Normal Vital Signs

  1. 1 i am in my third year as a nursing student, but sad to say, i really dont know what are normal values of vital signs for adult and for children.

    please correct me if i'm wrong,
    i have known that for an adult the ff are normal values:
    T-36.5-37.5
    P- 60-100
    R- 18-20
    BP- 120-180

    is that right?
    what about for children?

    and for babies....


    when do i say that my patient had hypertension and not?
    please help
  2. Enjoy this?

    Join thousands and get our weekly Nursing Insights newsletter with the hottest discussions, articles, and toons.


  3. Visit  mjune profile page

    About mjune

    From 'Philippines'; Joined Feb '08; Posts: 20; Likes: 1.

    5 Comments so far...

  4. Visit  Daytonite profile page
    6
    adults:
    • normal temperature: oral (96.8f - 99.5f), rectal (97.3f - 100.2f), tympanic (97.2f - 100.0f)
    • normal pulse: 60 - 100
    • normal respirations: 12 - 20
    • normal blood pressure: 100 - 139/60 - 89
    • reference: expert 10-minute physical examinations, 1997, mosby's
    newborn:
    • axillary temperature: 97.7f - 99.5f
    • pulse: 120 - 160
    • respirations: 30 - 60
    • blood pressure: 73/55 systolic
    one-year old:
    • axillary temperature: 97.0f - 99.0f
    • pulse: 90 - 130
    • respirations: 20 - 40
    • blood pressure: 90/56 systolic
    toddler:
    • axillary temperature: 97.5f - 98.6f
    • pulse: 80 - 120
    • respirations: 20 - 30
    • blood pressure: 92/55 systolic
    pre-schooler:
    • axillary temperature: 97.5f - 98.6f
    • pulse: 70 - 110
    • respirations: 16 - 22
    • blood pressure: 95/57 systolic
    school age child:
    • oral temperature: 97.5f - 98.6f
    • pulse: 60 - 100
    • respirations: 16 - 20
    • blood pressure: 107/64 systolic
    adolescent:
    • oral temperature: 97.5f - 98.6f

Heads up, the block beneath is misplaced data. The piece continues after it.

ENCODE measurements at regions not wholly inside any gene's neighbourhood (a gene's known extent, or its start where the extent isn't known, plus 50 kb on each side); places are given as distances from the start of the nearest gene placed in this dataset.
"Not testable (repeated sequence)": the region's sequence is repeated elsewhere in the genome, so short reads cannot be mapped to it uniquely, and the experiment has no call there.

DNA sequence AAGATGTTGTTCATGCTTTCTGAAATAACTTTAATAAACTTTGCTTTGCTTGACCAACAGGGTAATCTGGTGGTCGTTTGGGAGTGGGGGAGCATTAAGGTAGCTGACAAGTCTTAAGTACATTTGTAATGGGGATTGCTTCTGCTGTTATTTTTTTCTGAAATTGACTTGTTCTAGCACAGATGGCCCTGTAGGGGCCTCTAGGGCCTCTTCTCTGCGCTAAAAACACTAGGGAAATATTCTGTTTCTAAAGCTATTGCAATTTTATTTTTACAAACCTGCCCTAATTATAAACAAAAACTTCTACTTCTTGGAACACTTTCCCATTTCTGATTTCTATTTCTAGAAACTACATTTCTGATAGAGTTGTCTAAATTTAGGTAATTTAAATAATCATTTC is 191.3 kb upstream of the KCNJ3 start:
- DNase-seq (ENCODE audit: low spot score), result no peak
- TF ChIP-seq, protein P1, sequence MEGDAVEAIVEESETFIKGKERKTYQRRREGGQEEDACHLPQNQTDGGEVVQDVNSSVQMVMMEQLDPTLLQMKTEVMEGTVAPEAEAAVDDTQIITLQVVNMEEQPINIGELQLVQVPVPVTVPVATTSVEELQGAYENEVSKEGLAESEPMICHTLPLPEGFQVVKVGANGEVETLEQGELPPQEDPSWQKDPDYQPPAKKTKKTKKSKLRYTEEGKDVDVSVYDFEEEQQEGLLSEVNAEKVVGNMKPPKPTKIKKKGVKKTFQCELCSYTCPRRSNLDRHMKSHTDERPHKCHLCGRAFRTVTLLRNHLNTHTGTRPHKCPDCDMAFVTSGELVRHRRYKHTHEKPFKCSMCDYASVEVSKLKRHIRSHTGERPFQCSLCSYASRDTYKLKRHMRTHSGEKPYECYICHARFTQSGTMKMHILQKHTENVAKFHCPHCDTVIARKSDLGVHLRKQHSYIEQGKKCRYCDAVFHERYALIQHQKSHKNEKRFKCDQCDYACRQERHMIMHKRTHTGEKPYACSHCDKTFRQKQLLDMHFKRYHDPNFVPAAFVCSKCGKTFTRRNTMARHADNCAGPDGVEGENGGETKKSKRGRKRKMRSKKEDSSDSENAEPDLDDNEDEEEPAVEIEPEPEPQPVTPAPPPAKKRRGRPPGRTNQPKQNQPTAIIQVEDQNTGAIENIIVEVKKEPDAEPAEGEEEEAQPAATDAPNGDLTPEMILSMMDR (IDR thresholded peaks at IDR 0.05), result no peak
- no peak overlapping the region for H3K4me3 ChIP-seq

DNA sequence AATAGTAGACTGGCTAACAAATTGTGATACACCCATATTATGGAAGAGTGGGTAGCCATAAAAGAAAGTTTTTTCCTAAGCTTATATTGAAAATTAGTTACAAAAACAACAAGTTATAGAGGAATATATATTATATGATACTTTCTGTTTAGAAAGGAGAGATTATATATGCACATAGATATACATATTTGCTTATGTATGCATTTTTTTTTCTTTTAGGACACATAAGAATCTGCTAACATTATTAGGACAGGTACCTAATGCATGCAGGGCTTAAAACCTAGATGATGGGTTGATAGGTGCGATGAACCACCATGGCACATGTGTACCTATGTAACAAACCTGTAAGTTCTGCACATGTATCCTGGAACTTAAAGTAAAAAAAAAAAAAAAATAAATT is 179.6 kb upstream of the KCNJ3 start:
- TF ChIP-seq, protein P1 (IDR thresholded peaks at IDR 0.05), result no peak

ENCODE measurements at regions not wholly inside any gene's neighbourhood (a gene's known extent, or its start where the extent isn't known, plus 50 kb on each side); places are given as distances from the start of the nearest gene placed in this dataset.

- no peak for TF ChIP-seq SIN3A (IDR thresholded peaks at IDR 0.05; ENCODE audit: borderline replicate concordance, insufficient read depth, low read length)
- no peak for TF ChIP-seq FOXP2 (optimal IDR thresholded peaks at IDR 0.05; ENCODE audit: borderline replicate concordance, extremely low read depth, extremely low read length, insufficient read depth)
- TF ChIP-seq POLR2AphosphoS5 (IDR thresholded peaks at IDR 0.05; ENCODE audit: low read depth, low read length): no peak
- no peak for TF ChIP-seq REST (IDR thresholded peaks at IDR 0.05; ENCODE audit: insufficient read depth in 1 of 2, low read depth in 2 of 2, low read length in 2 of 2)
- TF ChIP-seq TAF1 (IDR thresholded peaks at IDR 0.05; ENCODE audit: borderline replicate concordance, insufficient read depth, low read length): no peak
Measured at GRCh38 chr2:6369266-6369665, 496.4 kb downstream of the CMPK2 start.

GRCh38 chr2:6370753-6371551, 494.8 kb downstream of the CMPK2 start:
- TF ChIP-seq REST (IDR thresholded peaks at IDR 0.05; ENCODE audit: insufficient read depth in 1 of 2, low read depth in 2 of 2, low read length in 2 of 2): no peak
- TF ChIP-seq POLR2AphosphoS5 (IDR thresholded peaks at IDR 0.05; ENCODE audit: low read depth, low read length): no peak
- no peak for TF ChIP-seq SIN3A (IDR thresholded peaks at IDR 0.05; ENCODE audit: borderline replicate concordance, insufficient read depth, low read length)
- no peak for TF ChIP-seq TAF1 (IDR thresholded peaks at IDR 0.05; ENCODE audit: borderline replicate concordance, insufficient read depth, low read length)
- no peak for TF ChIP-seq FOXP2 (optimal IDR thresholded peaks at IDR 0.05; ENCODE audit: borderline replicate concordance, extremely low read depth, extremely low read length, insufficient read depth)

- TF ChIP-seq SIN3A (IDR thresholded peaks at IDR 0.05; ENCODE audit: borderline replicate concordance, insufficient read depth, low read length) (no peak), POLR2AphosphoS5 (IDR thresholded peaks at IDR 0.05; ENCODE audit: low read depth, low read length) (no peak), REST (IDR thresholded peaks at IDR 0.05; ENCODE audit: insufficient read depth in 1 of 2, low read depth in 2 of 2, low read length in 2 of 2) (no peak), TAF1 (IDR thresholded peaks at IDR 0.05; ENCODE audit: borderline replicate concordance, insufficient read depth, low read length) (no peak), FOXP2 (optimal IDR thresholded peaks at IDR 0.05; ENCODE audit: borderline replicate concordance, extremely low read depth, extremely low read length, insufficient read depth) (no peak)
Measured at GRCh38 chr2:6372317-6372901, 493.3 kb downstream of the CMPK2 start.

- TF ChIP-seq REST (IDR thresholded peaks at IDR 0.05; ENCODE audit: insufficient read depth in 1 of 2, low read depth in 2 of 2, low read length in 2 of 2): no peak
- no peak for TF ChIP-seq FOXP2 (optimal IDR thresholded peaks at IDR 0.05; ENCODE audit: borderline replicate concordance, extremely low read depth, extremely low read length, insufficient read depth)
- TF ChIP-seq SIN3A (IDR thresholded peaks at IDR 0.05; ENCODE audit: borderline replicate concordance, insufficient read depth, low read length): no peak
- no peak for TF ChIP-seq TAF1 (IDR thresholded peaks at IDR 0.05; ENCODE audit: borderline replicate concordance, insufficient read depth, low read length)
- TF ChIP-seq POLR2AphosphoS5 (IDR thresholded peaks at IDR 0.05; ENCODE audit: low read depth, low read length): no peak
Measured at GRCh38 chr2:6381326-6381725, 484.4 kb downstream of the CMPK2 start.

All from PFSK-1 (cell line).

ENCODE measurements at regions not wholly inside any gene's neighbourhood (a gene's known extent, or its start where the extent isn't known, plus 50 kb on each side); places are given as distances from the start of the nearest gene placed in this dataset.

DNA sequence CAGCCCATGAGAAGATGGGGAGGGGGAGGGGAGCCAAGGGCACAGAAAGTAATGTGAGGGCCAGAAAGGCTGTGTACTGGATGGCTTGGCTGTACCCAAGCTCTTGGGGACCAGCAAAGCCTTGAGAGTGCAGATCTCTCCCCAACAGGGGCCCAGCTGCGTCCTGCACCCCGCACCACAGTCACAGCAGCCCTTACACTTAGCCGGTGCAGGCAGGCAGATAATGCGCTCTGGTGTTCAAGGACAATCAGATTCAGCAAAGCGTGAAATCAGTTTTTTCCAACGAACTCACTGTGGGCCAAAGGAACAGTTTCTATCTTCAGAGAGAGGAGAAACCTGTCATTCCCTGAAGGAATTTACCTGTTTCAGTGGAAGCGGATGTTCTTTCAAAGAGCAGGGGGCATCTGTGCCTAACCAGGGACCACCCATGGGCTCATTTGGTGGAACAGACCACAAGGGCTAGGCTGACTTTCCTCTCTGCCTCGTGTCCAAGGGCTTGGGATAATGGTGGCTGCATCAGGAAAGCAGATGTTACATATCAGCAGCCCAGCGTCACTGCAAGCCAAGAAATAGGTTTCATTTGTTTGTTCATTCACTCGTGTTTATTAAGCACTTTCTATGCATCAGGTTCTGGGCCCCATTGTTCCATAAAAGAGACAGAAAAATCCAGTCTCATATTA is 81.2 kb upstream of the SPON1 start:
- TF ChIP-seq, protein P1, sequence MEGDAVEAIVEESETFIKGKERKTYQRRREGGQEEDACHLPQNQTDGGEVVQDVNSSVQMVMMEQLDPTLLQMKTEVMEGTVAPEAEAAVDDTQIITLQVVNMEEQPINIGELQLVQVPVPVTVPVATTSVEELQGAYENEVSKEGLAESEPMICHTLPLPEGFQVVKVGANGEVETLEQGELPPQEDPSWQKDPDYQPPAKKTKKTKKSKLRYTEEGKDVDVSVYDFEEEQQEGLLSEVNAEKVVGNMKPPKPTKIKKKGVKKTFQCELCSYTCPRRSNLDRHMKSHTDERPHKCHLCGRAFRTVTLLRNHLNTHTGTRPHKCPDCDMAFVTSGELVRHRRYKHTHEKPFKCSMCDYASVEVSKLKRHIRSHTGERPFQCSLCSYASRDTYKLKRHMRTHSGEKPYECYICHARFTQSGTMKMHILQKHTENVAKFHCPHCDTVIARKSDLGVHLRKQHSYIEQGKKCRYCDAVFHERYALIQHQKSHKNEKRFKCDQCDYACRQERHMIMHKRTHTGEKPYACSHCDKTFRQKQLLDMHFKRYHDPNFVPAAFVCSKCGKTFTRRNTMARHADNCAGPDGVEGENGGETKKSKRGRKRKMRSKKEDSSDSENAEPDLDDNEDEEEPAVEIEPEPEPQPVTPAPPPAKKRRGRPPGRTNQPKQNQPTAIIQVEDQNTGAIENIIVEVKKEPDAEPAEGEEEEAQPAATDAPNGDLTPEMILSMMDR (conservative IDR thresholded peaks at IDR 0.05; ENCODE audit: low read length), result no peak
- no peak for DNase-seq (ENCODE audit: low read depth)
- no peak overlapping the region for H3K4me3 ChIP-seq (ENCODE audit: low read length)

• pulse: 55 - 90
    • respirations: 12 - 20
    • blood pressure: 121/70 systolic
    reference: saunders comprehensive review for the nclex-rn examination, 3rd edition, by linda anne silvestri
    Mehr, prmenrs, Bortaz, RN, and 3 others like this.
  5. Visit  vina2550 profile page
    0
    Quote from mjune
    i am in my third year as a nursing student, but sad to say, i really dont know what are normal values of vital signs for adult and for children.

    please correct me if i'm wrong,
    i have known that for an adult the ff are normal values:
    T-36.5-37.5
    P- 60-100
    R- 18-20
    BP- 120-180

    is that right?
    what about for children?

    and for babies....


    when do i say that my patient had hypertension and not?
    please help
    Hypertension is if patient has sustained elevated bp of 140/90
  6. Visit  Jules A profile page
    0
    I also refer back to the client's established base line when considering what is normal or abnormal for them.
  7. Visit  PSicard, CCEMT-P profile page
    0
    Adult B/P have various ranges. Below 100 systolic is considered hypotensive regardless of whether or not it is "normal" for the patient. Up to 120/80 is considered normal. 121/81 to 139/89 is considered pre-hypertension (if the patient's B/P is in this range [at rest] for at least 3 recordings in a week's time.) 140/90 and higher is considered hypertensive (if the patient's B/P is in this range [at rest] for at least 3 recordings in a week's time). This information I have read over time researching this topic.
    Depending on what text book you read, 60-100 is a normal pulse range or 60-90 is a normal pulse range for adults. 12-20 RR is the range for breathing in the adult. Various texts and the internet will give you text book versions of V/S ranges for all ages. Whichever text you use, the numbers will be close. Back to the rule...monitor the patient... if your recorded V/S don't match up with the text's ranges. Hope this helps.
  8. Visit  debraann918 profile page
    0
    Hypotension is rarely clinically significant unless the client is symptomatic, i.e. they are dizzy, weak or experiencing syncopal (passing out) or near syncopal episodes. If a client's BP is 85/50 (as mine often is), they report that is a normal pressure for them them, and they deny symptoms, that BP is usually fine. Though there are some complications with extremely low BP they are not generally a concern in a healthy, active adult.


Nursing Jobs in every specialty and state. Visit today and Create Job Alerts, Manage Your Resume, and Apply for Jobs.

Top